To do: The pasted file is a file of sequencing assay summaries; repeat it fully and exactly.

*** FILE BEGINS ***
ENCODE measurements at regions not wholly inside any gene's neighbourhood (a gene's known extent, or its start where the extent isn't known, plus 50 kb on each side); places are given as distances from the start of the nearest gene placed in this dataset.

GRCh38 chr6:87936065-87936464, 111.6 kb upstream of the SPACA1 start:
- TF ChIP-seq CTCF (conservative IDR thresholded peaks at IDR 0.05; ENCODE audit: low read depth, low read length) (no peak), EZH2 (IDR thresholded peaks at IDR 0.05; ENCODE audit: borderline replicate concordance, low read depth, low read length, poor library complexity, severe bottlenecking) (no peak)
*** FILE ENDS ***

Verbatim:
ENCODE measurements at regions not wholly inside any gene's neighbourhood (a gene's known extent, or its start where the extent isn't known, plus 50 kb on each side); places are given as distances from the start of the nearest gene placed in this dataset.

GRCh38 chr6:87936065-87936464, 111.6 kb upstream of the SPACA1 start:
- TF ChIP-seq CTCF (conservative IDR thresholded peaks at IDR 0.05; ENCODE audit: low read depth, low read length) (no peak), EZH2 (IDR thresholded peaks at IDR 0.05; ENCODE audit: borderline replicate concordance, low read depth, low read length, poor library complexity, severe bottlenecking) (no peak)